Project for the Tachistoscope {Bottomless Pit} is a work of electronic literature that presents a high-speed, one-word-at-a-time animation synchronized to visual and aural effects. It tells the tale of a mysterious pit and its impact on the surrounding community. Programmed in Flash and published online, its fast-flashing aesthetic of information overload bombards the reader with images, text, and sound in ways that challenge the ability to read carefully, closely, and analytically in traditional ways. The work’s multiple layers of poetics and programming can be most effectively read and analyzed through collaborative efforts at computational criticism such as is modeled in this book. The result is a unique and trailblazing book that presents the authors’ collaborative efforts and interpretations as a case study for performing digital humanities literary criticism of born-digital poetics.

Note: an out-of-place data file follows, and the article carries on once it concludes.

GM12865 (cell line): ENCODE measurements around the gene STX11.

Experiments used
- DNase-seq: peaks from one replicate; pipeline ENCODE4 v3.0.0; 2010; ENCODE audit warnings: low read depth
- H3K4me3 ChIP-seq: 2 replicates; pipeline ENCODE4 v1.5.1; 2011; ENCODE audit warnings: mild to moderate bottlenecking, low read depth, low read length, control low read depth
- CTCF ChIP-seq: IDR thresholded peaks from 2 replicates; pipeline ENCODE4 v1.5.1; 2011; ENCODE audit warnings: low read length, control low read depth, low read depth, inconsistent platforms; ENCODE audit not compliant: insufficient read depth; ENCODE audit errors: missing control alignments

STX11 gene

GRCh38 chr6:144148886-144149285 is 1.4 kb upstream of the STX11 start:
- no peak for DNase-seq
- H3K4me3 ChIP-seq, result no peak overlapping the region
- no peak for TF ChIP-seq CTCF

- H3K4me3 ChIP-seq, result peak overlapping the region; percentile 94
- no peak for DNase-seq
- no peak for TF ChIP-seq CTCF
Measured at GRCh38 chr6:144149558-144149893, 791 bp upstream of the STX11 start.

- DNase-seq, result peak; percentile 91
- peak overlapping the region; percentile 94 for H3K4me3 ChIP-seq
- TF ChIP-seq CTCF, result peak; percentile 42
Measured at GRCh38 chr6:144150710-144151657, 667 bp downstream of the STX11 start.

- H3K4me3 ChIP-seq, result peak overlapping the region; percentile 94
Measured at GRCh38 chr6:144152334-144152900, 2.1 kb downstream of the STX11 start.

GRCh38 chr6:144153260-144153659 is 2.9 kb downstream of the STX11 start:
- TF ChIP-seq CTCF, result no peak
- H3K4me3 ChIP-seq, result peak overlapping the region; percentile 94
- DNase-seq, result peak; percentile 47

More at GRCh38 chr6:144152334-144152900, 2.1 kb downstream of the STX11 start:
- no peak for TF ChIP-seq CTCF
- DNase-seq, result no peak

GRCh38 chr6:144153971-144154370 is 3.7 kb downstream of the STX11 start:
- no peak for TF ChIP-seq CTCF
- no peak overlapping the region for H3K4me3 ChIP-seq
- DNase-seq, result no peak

Editorial Reviews

From the Publisher

Reading Project is an inspired collaboration showing how different theoretical frameworks can collaborate productively and synergistically in analyzing a work of digital literature. The book’s importance comes not only from the excellent insights it offers but, in a broader sense, as a contribution showing that traditional and digital humanities need not be antagonistic but can work together to understand much more deeply how digital literature works than any one approach could do alone. This should be required reading in every course on contemporary literature, whether print-based or digitally inclined.”—N. Katherine Hayles, author, How We Think: Digital Media and Contemporary Technogenesis